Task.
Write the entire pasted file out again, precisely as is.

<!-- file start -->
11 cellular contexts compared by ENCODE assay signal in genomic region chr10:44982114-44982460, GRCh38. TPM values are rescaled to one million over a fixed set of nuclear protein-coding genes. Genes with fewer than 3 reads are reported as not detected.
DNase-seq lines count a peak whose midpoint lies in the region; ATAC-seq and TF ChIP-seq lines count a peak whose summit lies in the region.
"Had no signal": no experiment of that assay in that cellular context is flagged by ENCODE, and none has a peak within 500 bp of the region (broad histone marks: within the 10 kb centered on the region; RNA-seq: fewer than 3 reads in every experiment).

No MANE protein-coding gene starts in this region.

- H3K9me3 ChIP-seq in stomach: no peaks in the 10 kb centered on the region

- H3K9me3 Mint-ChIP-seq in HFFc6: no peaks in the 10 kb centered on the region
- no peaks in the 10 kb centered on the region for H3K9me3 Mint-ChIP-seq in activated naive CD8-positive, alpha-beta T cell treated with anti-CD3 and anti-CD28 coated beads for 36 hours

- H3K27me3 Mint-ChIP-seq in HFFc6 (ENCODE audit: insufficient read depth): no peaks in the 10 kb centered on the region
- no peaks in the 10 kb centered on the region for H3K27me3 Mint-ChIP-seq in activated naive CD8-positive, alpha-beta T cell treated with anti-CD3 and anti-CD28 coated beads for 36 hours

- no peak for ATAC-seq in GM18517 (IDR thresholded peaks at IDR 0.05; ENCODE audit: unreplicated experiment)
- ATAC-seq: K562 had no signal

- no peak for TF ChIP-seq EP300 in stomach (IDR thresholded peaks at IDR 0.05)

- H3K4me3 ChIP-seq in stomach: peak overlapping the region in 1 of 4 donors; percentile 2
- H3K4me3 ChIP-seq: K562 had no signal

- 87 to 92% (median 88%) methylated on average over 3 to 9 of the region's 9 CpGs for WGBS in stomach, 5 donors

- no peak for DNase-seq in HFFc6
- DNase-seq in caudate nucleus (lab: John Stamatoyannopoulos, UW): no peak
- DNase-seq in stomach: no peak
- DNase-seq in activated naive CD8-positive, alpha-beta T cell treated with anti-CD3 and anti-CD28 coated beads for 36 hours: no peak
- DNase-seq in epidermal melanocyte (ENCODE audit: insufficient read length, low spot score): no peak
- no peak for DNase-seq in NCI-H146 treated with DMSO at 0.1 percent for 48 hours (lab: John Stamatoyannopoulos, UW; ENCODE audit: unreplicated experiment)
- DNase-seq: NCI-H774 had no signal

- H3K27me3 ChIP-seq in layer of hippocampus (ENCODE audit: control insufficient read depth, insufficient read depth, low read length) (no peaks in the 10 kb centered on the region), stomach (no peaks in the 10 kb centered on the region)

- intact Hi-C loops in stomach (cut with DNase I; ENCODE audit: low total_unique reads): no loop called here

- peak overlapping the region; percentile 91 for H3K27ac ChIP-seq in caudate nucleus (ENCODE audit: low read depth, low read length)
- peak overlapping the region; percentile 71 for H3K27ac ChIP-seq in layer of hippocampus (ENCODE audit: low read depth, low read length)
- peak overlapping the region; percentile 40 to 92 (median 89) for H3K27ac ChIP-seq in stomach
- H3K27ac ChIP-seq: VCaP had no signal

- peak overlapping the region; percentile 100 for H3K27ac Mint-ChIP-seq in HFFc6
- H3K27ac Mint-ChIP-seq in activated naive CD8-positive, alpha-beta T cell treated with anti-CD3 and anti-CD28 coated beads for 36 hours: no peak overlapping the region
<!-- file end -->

11 cellular contexts compared by ENCODE assay signal in genomic region chr10:44982114-44982460, GRCh38. TPM values are rescaled to one million over a fixed set of nuclear protein-coding genes. Genes with fewer than 3 reads are reported as not detected.
DNase-seq lines count a peak whose midpoint lies in the region; ATAC-seq and TF ChIP-seq lines count a peak whose summit lies in the region.
"Had no signal": no experiment of that assay in that cellular context is flagged by ENCODE, and none has a peak within 500 bp of the region (broad histone marks: within the 10 kb centered on the region; RNA-seq: fewer than 3 reads in every experiment).

No MANE protein-coding gene starts in this region.

- H3K9me3 ChIP-seq in stomach: no peaks in the 10 kb centered on the region

- H3K9me3 Mint-ChIP-seq in HFFc6: no peaks in the 10 kb centered on the region
- no peaks in the 10 kb centered on the region for H3K9me3 Mint-ChIP-seq in activated naive CD8-positive, alpha-beta T cell treated with anti-CD3 and anti-CD28 coated beads for 36 hours

- H3K27me3 Mint-ChIP-seq in HFFc6 (ENCODE audit: insufficient read depth): no peaks in the 10 kb centered on the region
- no peaks in the 10 kb centered on the region for H3K27me3 Mint-ChIP-seq in activated naive CD8-positive, alpha-beta T cell treated with anti-CD3 and anti-CD28 coated beads for 36 hours

- no peak for ATAC-seq in GM18517 (IDR thresholded peaks at IDR 0.05; ENCODE audit: unreplicated experiment)
- ATAC-seq: K562 had no signal

- no peak for TF ChIP-seq EP300 in stomach (IDR thresholded peaks at IDR 0.05)

- H3K4me3 ChIP-seq in stomach: peak overlapping the region in 1 of 4 donors; percentile 2
- H3K4me3 ChIP-seq: K562 had no signal

- 87 to 92% (median 88%) methylated on average over 3 to 9 of the region's 9 CpGs for WGBS in stomach, 5 donors

- no peak for DNase-seq in HFFc6
- DNase-seq in caudate nucleus (lab: John Stamatoyannopoulos, UW): no peak
- DNase-seq in stomach: no peak
- DNase-seq in activated naive CD8-positive, alpha-beta T cell treated with anti-CD3 and anti-CD28 coated beads for 36 hours: no peak
- DNase-seq in epidermal melanocyte (ENCODE audit: insufficient read length, low spot score): no peak
- no peak for DNase-seq in NCI-H146 treated with DMSO at 0.1 percent for 48 hours (lab: John Stamatoyannopoulos, UW; ENCODE audit: unreplicated experiment)
- DNase-seq: NCI-H774 had no signal

- H3K27me3 ChIP-seq in layer of hippocampus (ENCODE audit: control insufficient read depth, insufficient read depth, low read length) (no peaks in the 10 kb centered on the region), stomach (no peaks in the 10 kb centered on the region)

- intact Hi-C loops in stomach (cut with DNase I; ENCODE audit: low total_unique reads): no loop called here

- peak overlapping the region; percentile 91 for H3K27ac ChIP-seq in caudate nucleus (ENCODE audit: low read depth, low read length)
- peak overlapping the region; percentile 71 for H3K27ac ChIP-seq in layer of hippocampus (ENCODE audit: low read depth, low read length)
- peak overlapping the region; percentile 40 to 92 (median 89) for H3K27ac ChIP-seq in stomach
- H3K27ac ChIP-seq: VCaP had no signal

- peak overlapping the region; percentile 100 for H3K27ac Mint-ChIP-seq in HFFc6
- H3K27ac Mint-ChIP-seq in activated naive CD8-positive, alpha-beta T cell treated with anti-CD3 and anti-CD28 coated beads for 36 hours: no peak overlapping the region